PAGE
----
L’Oreal v eBay: a win for brand owners – eBay can be liable for fake goods sold through its website if it plays an ‘active’ role in promoting them

July 19, 2011

Trading Standards report an estimated £82 billion being spent online on fake goods. For luxury fashion brand owners like Chanel, Burberry and Gucci, stopping these online sales is a never ending battle.

Following the European Court’s ruling on 12 July in the L’Oréal v eBay case, online marketplace operators like eBay will need to be more proactive in working closely with brand owners to protect brands.

The European ruling followed a series of cases brought by L’Oréal across Europe against eBay. L’Oréal’s position is that eBay should be liable for fake goods sold on its website and that eBay’s Verified Rights Owner or VeRO programme (which is supposed to protect brand owners) is unsatisfactory. The English High Court asked the European Court for guidance on when, under EU law, online marketplace operators will be liable for sales by its users of fake goods.

The eagerly anticipated judgment will have far-reaching ramifications for e-commerce. The key findings were:

• Online marketplace operators like eBay can be liable for sales of fake goods through their website if they play an active role in promoting them. This will be deemed to give online marketplace operators knowledge of, or control over, the data relating to the fake goods and they will be liable for trade mark infringement.

• Even where online marketplace operators don’t play an active role, they may still be liable for sales of fake goods through their website if they were aware or should have been aware of the sale of fake goods, and in the event of being aware of this, they failed to act expeditiously.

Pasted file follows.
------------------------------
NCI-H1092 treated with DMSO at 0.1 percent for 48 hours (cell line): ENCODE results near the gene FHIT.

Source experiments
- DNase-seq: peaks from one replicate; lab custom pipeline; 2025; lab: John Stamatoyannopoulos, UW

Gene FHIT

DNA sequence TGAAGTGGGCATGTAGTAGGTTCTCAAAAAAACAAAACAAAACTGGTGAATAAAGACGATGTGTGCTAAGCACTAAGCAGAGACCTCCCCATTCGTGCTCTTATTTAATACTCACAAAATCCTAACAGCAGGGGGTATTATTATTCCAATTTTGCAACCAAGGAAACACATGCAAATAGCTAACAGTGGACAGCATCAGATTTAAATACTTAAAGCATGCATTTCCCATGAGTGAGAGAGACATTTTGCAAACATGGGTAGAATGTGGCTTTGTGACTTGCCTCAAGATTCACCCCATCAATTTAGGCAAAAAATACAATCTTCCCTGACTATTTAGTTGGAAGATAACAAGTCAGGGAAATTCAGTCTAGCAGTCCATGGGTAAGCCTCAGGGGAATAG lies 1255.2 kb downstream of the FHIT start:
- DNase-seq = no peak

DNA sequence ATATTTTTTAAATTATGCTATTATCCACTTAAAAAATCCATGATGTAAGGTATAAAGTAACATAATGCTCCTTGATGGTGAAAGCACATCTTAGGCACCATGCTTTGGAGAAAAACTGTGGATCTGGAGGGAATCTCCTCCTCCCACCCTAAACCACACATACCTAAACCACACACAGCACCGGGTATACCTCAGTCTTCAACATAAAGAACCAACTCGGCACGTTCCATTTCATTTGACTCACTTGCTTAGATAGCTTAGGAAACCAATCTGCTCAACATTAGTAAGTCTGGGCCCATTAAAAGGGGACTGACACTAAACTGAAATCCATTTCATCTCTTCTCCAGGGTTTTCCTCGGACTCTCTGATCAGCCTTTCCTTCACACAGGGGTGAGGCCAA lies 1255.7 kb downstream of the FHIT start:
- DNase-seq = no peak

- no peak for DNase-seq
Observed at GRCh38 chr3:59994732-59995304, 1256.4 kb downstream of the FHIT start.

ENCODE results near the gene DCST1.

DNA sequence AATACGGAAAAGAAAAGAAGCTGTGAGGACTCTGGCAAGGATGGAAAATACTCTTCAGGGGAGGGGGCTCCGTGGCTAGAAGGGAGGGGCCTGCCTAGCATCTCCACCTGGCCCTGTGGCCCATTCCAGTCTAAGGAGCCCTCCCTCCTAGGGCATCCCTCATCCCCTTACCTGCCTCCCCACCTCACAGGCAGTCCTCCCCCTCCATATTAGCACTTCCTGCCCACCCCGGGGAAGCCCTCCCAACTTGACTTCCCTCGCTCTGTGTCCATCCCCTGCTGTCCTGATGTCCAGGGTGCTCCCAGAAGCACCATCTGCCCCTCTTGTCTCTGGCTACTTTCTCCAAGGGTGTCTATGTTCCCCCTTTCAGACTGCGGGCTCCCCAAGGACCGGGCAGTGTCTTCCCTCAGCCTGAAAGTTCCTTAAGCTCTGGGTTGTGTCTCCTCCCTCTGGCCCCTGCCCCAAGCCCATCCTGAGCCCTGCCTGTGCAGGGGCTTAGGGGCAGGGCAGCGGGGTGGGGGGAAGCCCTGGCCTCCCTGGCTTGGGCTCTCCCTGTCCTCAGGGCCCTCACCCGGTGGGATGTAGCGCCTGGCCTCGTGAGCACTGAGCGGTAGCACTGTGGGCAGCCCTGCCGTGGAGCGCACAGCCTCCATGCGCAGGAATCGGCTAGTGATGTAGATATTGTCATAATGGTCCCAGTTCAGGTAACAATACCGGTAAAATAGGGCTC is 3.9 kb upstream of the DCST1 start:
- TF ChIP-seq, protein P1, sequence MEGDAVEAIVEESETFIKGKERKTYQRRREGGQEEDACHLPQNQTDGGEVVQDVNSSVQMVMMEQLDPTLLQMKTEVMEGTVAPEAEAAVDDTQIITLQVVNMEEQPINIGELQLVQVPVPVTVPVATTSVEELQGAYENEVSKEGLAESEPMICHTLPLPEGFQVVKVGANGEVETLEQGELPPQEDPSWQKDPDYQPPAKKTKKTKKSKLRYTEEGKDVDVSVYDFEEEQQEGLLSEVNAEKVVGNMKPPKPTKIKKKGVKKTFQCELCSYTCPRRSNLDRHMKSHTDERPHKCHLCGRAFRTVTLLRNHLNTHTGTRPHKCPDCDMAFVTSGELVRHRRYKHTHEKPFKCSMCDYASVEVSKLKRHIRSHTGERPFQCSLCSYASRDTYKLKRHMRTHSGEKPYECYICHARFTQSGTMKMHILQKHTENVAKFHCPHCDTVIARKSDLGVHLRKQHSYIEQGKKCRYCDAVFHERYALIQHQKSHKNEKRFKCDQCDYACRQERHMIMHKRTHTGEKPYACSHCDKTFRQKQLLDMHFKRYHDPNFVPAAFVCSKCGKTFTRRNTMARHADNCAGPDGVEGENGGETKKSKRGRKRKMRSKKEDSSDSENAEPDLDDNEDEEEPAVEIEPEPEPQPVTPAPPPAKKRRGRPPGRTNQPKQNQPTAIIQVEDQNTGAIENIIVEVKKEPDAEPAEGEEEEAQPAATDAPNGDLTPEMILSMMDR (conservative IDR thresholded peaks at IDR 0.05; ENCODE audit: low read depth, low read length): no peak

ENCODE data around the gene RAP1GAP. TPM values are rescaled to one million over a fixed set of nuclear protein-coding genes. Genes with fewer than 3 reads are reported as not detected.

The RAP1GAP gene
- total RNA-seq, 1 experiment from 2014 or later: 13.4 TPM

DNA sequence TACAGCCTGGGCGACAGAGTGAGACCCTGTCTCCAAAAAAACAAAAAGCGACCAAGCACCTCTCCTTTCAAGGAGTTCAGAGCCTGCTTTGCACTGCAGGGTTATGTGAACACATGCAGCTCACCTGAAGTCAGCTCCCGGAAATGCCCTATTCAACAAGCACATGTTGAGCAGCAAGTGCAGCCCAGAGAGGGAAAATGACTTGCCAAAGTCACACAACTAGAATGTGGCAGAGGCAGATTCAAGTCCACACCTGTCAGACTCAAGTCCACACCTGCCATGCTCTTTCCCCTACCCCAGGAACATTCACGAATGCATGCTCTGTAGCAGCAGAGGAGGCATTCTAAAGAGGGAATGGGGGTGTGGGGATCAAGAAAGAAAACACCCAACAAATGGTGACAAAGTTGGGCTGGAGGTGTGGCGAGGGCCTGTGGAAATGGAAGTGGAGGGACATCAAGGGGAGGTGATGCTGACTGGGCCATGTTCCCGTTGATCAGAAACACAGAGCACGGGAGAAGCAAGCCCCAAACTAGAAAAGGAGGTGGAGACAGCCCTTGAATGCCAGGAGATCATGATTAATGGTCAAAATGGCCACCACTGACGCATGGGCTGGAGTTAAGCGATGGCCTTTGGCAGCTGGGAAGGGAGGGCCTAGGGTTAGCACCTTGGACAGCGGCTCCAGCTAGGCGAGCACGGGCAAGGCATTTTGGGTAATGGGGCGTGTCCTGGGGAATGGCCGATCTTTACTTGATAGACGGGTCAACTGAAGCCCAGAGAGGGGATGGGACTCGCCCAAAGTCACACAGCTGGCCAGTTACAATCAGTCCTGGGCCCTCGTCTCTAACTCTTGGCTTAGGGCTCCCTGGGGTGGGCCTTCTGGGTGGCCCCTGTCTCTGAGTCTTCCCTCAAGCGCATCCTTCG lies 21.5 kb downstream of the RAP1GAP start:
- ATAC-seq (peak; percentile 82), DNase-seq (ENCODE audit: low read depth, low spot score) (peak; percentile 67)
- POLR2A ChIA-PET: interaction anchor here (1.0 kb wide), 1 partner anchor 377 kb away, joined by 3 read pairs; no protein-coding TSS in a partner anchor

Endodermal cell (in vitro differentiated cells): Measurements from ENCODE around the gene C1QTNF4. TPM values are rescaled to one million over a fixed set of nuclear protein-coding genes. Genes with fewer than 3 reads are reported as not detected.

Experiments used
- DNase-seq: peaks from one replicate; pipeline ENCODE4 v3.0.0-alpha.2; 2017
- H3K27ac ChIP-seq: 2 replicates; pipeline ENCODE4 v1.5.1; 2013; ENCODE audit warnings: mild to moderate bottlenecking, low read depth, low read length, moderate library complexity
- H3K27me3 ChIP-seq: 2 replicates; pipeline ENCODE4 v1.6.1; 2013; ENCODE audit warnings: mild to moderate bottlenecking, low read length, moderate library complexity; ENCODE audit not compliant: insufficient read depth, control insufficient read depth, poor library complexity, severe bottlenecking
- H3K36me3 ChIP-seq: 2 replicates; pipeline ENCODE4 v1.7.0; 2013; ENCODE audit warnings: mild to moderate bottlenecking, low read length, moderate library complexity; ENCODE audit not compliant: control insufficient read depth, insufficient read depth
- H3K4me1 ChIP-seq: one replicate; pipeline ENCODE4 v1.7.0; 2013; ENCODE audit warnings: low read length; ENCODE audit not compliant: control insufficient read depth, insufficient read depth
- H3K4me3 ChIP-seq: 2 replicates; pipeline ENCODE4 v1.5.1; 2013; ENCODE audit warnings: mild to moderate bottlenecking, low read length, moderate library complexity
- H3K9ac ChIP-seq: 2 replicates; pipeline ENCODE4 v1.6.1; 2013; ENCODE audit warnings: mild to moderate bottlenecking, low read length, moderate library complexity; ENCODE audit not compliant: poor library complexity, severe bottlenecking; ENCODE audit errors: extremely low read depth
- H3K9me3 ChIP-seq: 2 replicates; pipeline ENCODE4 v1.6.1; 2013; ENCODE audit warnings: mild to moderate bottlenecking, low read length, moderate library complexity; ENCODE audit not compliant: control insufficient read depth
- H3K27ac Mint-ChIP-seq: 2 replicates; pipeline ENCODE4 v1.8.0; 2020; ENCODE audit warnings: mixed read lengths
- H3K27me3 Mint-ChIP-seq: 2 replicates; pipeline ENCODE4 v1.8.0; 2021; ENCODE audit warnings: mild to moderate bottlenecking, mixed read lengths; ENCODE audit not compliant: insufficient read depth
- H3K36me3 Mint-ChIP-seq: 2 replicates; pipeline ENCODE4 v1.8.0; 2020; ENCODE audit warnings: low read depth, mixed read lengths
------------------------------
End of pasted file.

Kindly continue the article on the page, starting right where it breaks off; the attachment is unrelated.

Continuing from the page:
The European ruling is not the end of the matter. The findings will now need to be applied by the English High Court in the case L’Oréal brought against eBay in the UK.

It is likely that the English High Court will hold that eBay needs to put in place procedures that stop users who eBay know sell fake goods and who are likely to continue selling fake goods, from actually selling them. The practical and cost implications to eBay may be extensive.

The ruling is a victory for brand owners. Although until it is seen how the English High Court will actually apply the findings, it is difficult to measure in practical terms how much responsibility online marketplace operators will take in fighting online sales of fake goods.


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